In-person appeals are still the best way to get donations, the survey found.

Trust the messenger, not the medium. That appears to be the motto of charitably inclined social media users, according to a new survey by the American Red Cross.

The survey, conducted online among 1,021 U.S. adults in mid-October, found that 71% of social users had donated to a charity in the preceding 12 months, and 60% of those had donated online.

Respondents indicated that a personal connection was particularly important to them when deciding to make a charitable donation.

Seventy percent said they would take some kind of action if a friend posted a story on social media about giving to a charity.

Not only that, while just 3% thought social media was the most effective way for a charity to ask for money, 19% said they would make a donation if they saw a friend post about a recent donation.

“This survey shows how social networks and charitable giving are intersecting and building on one another,” Gail McGovern, the Red Cross’s president and chief executive, said in a statement.

“These social philanthropists are giving online to charities and sharing the news on social networks, which then often leads to more social activity and more giving by their friends. I believe this trend will only grow in the future.”

Giving Season Begins

Still, face-to-face interaction is the best way to solicit donations, according to the survey.

Forty-two percent of social users said they were likelier to give this year over last year via an offline option such as mailing a check, putting money in a store countertop canister or giving to someone in a public place.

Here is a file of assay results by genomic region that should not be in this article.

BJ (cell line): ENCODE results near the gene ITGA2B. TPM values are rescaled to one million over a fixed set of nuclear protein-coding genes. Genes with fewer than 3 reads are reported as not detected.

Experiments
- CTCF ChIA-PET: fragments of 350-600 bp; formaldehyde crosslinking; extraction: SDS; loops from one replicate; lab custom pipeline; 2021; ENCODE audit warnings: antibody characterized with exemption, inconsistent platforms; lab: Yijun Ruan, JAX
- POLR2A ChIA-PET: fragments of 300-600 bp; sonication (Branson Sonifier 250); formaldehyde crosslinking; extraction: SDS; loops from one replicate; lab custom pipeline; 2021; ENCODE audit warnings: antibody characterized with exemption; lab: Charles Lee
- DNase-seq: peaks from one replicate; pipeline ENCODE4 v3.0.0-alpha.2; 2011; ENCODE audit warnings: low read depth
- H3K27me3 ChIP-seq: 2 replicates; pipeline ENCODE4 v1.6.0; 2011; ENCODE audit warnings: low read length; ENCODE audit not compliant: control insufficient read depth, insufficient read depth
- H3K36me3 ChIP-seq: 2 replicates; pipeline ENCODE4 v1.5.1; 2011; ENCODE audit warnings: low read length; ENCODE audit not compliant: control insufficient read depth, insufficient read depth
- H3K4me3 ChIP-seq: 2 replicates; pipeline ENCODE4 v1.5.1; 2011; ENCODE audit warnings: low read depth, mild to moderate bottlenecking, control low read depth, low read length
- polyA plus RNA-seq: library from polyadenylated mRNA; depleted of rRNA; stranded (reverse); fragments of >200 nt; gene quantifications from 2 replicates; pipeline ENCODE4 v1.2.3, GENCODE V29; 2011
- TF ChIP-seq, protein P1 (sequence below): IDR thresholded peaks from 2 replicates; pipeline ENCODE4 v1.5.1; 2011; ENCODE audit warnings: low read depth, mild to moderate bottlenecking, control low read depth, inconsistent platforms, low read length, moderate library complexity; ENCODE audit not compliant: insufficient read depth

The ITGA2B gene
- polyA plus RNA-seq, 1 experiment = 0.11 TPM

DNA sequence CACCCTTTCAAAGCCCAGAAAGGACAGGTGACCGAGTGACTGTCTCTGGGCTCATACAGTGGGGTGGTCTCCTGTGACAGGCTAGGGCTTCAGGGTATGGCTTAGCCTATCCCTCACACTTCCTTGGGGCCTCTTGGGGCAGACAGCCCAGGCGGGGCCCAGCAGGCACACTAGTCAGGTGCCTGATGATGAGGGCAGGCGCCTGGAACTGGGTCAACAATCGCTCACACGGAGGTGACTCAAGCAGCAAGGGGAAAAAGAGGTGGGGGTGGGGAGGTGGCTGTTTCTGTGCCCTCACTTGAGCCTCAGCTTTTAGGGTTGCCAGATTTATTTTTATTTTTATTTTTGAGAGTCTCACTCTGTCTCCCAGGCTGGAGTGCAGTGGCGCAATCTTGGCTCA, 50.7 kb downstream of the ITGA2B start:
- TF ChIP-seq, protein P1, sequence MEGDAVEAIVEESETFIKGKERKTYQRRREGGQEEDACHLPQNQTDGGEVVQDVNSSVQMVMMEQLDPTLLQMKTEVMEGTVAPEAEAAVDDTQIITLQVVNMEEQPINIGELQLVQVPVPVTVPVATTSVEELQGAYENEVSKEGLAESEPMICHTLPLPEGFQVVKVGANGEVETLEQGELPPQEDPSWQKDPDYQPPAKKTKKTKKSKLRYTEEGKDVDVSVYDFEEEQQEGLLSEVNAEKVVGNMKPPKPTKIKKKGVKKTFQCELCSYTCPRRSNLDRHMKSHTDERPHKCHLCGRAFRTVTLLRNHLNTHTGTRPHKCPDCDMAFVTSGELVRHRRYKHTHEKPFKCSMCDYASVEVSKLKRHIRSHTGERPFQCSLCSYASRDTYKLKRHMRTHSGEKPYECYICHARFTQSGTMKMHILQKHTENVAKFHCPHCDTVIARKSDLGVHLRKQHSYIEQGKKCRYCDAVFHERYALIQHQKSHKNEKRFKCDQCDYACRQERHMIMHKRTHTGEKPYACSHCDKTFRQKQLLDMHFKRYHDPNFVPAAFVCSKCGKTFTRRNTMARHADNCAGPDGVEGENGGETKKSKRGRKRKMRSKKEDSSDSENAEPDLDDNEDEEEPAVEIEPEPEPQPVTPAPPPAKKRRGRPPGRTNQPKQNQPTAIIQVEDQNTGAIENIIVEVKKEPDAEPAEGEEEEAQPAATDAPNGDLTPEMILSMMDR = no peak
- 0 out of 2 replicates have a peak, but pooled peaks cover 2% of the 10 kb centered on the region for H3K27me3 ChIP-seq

These actions trumped options such as texting or using social media to donate.

Thirty-seven percent said they would likely make a charitable donation in response to an in-person request.

The survey also showed that trends and hype did not move social users to make charitable donations.

Seventy-two percent of those polled said a charity’s popularity in the media or trending status on Twitter did not influence their decision to donate.

How about receiving something like a memento, ornament or piece of clothing in exchange for a charitable donation? Fifty-one percent said such come-ons would not increase their likelihood to give.

The survey results showed yet another way in which social activity is influencing nonprofit groups and their work as holiday giving gets underway.

#Giving Tuesday, a national campaign to make the Tuesday after Thanksgiving the start date of the annual giving season, is only in its third year, but 41% of social users in the survey said they were aware of it.

Of those, 47% said they planned to participate this year. #Giving Tuesday falls on Dec. 2.